Therapeutic glucocorticoids (GCs) are powerful anti-inflammatory tools in the management of chronic inflammatory diseases such as rheumatoid arthritis (RA). However, their actions on bone in this context are complex. The enzyme 11β-hydroxysteroid dehydrogenase type 1 (11β-HSD1) is a mediator of the anti-inflammatory actions of therapeutic glucocorticoids (GCs) in vivo. In this study we delineate the role of 11β-HSD1 in the effects of GC on bone during inflammatory polyarthritis. Its function was assessed in bone biopsies from patients with RA and osteoarthritis, and in primary osteoblasts and osteoclasts. Bone metabolism was assessed in the TNF-tg model of polyarthritis treated with oral GC (corticosterone), in animals with global (TNF-tg11βKO), mesenchymal (including osteoblast) (TNF-tg11βflx/tw2cre) and myeloid (including osteoclast) (TNF-tg11βflx/LysMcre) deletion. Bone parameters were assessed by micro-CT, static histomorphometry and serum metabolism markers. We observed a marked increase in 11β-HSD1 activity in bone in RA relative to osteoarthritis bone, whilst the pro-inflammatory cytokine TNFα upregulated 11β-HSD1 within osteoblasts and osteoclasts. In osteoclasts, 11β-HSD1 mediated the suppression of bone resorption by GCs. Whilst corticosterone prevented the inflammatory loss of trabecular bone in TNF-tg animals, counterparts with global deletion of 11β-HSD1 were resistant to these protective actions, characterised by increased osteoclastic bone resorption. Targeted deletion of 11β-HSD1 within osteoclasts and myeloid derived cells partially reproduced the GC resistant phenotype. These data reveal the critical role of 11β-HSD1 within bone and osteoclasts in mediating the suppression of inflammatory bone loss in response to therapeutic GCs in chronic inflammatory disease.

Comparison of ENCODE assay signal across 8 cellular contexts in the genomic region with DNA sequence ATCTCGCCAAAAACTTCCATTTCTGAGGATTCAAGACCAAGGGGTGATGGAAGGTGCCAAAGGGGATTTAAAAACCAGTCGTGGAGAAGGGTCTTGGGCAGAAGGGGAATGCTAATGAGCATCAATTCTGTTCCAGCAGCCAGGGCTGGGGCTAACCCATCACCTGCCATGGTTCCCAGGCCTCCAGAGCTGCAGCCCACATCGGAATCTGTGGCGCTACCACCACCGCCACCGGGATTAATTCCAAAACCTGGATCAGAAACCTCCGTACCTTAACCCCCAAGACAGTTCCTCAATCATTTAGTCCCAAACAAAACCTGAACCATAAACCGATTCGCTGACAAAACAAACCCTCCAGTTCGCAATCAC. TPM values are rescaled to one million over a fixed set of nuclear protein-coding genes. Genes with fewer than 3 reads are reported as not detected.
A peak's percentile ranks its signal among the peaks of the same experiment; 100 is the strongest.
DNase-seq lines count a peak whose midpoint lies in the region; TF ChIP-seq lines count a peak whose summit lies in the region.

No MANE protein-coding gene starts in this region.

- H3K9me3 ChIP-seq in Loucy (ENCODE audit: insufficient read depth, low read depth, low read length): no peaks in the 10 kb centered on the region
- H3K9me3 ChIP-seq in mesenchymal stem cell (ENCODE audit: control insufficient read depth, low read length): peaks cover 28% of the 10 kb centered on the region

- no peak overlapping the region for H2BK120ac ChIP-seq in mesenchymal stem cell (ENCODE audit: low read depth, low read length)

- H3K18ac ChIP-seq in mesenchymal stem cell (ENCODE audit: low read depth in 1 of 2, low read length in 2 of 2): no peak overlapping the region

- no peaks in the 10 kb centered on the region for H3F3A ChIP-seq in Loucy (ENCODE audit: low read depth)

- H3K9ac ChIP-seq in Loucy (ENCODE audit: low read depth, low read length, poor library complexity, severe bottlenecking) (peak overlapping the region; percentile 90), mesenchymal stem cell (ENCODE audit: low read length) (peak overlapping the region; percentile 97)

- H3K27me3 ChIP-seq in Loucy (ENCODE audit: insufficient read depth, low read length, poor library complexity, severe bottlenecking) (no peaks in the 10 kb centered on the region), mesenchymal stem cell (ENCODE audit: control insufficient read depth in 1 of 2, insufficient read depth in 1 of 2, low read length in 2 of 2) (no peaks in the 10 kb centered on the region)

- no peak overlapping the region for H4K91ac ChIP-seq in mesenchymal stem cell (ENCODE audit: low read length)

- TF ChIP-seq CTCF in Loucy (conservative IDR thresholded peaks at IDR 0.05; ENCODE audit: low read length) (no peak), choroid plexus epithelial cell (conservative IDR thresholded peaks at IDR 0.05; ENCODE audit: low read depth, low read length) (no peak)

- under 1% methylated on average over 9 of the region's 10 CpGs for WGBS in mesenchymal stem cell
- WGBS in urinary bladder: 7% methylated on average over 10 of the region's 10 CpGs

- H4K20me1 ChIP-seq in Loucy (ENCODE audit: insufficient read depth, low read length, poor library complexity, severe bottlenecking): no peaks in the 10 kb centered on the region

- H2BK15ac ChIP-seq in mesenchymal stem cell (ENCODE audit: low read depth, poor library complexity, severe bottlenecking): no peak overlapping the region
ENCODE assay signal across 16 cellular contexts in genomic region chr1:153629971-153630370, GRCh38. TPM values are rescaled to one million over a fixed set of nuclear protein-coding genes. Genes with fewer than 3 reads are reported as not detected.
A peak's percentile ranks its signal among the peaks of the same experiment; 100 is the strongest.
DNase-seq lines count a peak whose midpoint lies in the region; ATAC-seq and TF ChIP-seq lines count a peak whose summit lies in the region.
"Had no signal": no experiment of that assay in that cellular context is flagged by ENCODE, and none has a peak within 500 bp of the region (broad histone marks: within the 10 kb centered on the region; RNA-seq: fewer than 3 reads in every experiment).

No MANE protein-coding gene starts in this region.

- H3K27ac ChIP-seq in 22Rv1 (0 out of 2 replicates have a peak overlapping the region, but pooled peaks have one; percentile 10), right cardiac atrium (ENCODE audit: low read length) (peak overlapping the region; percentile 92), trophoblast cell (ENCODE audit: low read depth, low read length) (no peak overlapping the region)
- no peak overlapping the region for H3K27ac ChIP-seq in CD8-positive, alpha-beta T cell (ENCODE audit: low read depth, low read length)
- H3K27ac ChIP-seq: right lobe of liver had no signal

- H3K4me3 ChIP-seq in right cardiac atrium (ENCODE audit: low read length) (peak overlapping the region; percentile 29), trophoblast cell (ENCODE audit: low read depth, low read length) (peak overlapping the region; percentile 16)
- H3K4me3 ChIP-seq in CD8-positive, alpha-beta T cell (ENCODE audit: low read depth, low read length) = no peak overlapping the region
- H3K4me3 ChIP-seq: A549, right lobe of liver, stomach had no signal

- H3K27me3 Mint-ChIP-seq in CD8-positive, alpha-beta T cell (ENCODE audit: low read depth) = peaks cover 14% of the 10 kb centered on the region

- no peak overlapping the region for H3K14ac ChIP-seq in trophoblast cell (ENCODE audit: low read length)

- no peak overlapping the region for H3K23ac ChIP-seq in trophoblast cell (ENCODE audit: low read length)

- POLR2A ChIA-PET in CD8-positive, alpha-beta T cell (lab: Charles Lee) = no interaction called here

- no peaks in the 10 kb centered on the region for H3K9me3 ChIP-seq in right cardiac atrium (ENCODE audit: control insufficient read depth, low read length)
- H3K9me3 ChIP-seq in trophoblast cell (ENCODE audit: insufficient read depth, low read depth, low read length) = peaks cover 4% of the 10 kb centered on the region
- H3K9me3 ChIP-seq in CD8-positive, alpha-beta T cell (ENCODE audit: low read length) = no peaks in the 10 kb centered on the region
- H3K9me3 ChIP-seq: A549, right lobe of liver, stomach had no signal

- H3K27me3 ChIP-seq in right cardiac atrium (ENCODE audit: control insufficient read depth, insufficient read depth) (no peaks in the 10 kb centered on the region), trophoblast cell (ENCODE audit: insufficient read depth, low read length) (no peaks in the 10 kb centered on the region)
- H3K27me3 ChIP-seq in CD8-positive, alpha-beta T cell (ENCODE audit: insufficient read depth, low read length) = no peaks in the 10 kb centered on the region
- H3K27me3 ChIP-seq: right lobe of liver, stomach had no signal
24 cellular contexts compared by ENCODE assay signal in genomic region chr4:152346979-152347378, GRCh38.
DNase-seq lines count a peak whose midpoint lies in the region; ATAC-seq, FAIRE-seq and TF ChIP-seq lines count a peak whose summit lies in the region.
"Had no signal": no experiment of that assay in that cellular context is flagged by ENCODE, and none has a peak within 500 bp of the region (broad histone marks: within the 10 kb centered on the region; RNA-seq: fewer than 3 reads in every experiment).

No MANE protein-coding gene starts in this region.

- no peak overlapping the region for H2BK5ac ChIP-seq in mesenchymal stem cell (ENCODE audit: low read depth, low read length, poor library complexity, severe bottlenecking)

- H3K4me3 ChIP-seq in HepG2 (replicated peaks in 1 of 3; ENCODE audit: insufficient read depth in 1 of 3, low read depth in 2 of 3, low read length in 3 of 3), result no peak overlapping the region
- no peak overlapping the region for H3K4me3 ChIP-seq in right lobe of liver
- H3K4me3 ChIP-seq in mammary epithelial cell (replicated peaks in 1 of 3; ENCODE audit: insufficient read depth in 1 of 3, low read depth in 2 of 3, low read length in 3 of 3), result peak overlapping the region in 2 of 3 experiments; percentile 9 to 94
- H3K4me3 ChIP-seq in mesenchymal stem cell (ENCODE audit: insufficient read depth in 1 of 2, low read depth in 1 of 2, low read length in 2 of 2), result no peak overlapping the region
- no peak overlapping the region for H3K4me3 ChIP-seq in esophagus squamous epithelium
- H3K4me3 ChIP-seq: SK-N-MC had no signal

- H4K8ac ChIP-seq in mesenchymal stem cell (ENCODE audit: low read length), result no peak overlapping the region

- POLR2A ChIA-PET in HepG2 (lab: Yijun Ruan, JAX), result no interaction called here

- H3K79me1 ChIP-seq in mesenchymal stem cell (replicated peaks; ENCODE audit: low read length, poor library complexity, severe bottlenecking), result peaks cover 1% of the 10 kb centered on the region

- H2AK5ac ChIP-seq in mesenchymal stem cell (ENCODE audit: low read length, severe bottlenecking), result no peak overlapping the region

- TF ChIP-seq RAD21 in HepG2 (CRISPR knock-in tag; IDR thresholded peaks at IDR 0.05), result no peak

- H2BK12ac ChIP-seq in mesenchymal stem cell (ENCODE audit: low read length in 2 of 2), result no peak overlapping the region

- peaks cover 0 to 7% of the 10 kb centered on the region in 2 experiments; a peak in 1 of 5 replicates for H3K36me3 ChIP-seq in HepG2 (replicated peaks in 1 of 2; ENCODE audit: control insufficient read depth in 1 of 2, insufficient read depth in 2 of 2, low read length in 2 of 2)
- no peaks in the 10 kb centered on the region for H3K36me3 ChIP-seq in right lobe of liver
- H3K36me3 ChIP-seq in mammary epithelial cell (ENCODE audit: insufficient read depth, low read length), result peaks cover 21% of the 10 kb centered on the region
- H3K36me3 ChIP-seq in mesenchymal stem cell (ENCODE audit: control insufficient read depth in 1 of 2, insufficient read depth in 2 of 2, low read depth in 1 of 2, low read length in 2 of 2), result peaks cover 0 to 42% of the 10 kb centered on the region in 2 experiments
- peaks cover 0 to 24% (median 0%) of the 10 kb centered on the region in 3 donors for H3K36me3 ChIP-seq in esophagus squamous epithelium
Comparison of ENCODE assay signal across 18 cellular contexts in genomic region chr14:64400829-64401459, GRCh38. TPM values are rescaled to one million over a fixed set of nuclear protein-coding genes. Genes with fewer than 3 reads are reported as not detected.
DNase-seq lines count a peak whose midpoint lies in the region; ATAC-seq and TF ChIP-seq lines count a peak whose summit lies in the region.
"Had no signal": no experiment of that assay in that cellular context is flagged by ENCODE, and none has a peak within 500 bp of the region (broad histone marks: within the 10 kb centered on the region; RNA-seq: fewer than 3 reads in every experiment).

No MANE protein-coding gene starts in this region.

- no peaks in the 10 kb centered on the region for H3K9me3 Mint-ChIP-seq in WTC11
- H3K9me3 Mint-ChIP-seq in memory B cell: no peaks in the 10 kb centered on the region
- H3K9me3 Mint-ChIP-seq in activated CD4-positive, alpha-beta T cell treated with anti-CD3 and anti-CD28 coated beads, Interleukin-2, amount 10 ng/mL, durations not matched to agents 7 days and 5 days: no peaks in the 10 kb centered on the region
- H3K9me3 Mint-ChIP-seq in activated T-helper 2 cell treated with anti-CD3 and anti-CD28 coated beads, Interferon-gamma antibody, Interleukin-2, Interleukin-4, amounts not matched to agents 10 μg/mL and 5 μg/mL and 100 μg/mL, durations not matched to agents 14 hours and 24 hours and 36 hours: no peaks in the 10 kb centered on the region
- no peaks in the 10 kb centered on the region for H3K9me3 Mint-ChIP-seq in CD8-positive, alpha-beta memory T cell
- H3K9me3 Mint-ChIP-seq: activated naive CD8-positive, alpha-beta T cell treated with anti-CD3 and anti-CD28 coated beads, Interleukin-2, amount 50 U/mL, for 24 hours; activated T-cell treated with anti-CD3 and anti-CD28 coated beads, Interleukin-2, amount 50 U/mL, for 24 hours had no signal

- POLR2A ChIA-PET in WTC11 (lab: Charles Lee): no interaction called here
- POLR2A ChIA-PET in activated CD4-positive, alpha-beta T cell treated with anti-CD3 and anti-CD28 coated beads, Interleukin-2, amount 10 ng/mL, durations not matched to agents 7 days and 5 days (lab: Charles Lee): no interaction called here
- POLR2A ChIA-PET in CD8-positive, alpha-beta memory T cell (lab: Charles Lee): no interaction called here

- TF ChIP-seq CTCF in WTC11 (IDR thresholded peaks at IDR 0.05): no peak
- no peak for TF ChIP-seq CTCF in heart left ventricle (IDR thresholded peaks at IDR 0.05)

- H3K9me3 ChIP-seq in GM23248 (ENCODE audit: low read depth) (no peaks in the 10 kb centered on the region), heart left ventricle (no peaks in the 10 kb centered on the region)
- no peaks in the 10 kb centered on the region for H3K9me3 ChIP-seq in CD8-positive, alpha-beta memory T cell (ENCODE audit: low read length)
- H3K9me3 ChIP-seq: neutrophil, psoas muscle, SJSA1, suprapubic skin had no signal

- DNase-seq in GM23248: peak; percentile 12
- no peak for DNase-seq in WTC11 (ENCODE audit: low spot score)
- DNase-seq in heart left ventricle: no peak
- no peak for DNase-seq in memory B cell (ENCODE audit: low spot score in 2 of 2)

- 11β-hydroxysteroid dehydrogenase type 1
- inflammatory bone loss
- rheumatoid arthritis